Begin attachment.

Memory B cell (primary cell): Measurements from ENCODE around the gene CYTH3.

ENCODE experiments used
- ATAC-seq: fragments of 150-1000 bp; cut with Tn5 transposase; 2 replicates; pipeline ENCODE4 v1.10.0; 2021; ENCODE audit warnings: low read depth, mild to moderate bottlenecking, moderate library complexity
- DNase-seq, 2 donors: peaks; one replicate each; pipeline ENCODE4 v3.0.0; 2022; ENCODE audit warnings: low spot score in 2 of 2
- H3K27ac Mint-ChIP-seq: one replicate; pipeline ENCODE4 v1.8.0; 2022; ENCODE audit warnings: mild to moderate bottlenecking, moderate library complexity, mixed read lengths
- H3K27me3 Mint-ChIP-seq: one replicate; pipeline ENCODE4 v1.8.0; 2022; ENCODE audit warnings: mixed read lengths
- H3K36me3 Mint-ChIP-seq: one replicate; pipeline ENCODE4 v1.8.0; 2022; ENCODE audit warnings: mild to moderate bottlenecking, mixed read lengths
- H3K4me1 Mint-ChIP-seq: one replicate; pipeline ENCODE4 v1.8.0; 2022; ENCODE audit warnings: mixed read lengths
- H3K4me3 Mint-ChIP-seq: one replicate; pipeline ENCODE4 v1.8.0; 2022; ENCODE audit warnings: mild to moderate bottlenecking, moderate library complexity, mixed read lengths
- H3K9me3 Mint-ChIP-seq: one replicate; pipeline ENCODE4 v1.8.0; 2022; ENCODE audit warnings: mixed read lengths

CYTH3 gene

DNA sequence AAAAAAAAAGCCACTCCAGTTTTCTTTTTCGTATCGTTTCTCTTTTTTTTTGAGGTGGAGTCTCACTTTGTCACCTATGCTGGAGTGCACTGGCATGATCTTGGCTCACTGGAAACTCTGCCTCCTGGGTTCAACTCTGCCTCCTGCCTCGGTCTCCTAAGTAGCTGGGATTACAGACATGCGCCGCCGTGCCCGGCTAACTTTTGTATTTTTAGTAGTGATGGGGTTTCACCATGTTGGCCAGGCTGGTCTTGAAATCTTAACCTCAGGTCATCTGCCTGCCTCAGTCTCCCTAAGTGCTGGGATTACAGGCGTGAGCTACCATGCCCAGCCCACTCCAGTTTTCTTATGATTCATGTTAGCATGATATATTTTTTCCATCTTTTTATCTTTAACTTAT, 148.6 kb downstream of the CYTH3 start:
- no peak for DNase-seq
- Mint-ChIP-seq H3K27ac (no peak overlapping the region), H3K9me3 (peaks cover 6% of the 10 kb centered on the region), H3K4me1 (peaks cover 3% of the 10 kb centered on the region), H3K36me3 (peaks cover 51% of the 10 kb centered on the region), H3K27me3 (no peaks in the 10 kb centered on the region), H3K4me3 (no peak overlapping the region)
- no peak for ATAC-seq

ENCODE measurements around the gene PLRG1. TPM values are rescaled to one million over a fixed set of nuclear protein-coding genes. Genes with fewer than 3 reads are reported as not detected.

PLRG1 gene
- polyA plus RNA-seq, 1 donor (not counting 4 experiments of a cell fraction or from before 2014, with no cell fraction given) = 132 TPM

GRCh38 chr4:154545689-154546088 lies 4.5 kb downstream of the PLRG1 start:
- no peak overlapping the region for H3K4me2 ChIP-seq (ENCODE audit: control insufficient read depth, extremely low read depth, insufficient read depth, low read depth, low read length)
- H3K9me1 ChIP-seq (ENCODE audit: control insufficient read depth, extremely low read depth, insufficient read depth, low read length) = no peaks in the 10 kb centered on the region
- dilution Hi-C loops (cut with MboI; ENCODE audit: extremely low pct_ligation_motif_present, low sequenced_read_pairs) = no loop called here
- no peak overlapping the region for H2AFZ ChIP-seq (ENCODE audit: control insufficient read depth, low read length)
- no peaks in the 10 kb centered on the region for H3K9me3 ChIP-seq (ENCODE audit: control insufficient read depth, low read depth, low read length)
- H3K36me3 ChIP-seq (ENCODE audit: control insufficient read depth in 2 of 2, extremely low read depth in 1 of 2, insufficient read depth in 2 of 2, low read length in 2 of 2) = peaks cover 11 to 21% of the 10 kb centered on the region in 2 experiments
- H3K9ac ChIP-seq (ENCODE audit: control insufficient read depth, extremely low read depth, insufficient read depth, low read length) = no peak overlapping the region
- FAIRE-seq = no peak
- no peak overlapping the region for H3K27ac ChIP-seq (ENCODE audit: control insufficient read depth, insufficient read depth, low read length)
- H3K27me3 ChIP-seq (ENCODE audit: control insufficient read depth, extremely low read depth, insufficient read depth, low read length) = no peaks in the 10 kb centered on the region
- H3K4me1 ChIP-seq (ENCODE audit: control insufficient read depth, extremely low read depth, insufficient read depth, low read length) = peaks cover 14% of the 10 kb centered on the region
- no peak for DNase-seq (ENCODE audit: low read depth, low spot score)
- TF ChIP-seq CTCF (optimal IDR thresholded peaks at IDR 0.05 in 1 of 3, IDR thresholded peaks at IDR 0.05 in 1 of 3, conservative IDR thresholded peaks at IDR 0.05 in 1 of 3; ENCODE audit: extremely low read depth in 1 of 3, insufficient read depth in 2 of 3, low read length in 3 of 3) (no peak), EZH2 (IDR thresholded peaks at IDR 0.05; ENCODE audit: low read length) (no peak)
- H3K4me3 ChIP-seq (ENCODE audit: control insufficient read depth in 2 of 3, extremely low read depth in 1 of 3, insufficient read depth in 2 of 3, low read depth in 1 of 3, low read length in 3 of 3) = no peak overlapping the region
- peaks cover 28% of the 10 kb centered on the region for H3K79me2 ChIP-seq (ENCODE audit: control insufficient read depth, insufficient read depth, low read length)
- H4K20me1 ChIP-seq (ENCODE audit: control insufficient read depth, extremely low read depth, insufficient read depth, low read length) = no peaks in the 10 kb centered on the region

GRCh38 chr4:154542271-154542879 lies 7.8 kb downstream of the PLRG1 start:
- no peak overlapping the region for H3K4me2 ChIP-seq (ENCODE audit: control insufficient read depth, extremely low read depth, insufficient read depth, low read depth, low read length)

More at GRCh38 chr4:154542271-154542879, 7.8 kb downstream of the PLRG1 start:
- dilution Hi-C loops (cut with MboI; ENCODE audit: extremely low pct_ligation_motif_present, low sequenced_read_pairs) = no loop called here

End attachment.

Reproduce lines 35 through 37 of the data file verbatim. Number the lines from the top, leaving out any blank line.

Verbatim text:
- H4K20me1 ChIP-seq (ENCODE audit: control insufficient read depth, extremely low read depth, insufficient read depth, low read length) = no peaks in the 10 kb centered on the region

GRCh38 chr4:154542271-154542879 lies 7.8 kb downstream of the PLRG1 start:
- no peak overlapping the region for H3K4me2 ChIP-seq (ENCODE audit: control insufficient read depth, extremely low read depth, insufficient read depth, low read depth, low read length)